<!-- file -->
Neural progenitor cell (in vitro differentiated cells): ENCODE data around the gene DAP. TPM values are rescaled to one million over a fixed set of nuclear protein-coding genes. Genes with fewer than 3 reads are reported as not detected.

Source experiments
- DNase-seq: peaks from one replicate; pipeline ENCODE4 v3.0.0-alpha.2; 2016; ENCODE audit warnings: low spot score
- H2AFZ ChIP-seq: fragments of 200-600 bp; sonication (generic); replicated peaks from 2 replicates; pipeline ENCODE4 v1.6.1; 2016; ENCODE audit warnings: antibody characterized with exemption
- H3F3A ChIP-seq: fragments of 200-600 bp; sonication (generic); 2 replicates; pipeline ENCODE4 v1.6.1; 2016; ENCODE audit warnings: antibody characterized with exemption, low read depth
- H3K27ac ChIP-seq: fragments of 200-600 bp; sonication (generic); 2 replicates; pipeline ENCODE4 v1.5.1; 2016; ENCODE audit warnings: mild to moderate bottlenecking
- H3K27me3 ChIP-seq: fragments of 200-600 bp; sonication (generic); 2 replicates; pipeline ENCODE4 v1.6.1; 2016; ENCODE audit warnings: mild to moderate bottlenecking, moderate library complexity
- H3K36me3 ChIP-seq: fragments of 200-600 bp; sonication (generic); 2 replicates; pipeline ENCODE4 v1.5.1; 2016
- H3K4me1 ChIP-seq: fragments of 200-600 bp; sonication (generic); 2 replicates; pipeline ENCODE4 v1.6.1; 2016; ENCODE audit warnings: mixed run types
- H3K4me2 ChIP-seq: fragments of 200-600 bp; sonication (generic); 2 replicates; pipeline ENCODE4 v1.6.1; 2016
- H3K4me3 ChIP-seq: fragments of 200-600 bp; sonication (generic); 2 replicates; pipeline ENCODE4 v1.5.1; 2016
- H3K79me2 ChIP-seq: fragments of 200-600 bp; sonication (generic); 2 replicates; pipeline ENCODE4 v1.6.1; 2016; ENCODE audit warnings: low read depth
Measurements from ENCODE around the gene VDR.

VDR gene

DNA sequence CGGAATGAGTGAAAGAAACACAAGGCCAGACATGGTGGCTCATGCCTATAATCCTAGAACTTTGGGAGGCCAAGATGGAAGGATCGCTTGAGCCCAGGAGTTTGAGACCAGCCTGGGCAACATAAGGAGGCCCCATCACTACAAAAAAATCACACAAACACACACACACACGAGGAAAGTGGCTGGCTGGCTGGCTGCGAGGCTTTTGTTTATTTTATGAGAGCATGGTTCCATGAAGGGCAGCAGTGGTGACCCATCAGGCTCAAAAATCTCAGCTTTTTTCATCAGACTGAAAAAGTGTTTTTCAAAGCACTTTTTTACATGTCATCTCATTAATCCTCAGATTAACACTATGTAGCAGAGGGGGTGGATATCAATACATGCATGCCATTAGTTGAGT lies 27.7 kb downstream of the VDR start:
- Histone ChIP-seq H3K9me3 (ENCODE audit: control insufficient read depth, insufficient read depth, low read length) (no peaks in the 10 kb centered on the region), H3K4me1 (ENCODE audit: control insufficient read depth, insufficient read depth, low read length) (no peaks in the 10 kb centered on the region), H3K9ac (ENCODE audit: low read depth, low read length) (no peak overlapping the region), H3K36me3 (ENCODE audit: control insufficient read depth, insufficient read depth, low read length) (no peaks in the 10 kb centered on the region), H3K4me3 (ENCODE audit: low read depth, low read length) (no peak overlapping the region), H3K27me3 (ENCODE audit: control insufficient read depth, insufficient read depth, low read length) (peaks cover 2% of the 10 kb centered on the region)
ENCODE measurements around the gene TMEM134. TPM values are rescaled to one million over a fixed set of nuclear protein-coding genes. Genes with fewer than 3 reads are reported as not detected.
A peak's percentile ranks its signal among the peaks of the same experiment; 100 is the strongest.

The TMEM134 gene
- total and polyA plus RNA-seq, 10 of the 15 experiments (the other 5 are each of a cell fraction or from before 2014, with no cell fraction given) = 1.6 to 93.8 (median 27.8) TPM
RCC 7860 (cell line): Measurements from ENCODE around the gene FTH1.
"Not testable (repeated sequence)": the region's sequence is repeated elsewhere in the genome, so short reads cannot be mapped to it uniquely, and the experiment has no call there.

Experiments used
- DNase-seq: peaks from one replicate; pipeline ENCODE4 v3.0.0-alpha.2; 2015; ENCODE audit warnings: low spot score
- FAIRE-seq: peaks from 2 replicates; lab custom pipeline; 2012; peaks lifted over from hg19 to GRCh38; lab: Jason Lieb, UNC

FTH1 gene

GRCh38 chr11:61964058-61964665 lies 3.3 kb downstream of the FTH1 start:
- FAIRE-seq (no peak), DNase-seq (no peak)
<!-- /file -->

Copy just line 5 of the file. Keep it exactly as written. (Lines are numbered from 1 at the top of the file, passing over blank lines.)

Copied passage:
- H3F3A ChIP-seq: fragments of 200-600 bp; sonication (generic); 2 replicates; pipeline ENCODE4 v1.6.1; 2016; ENCODE audit warnings: antibody characterized with exemption, low read depth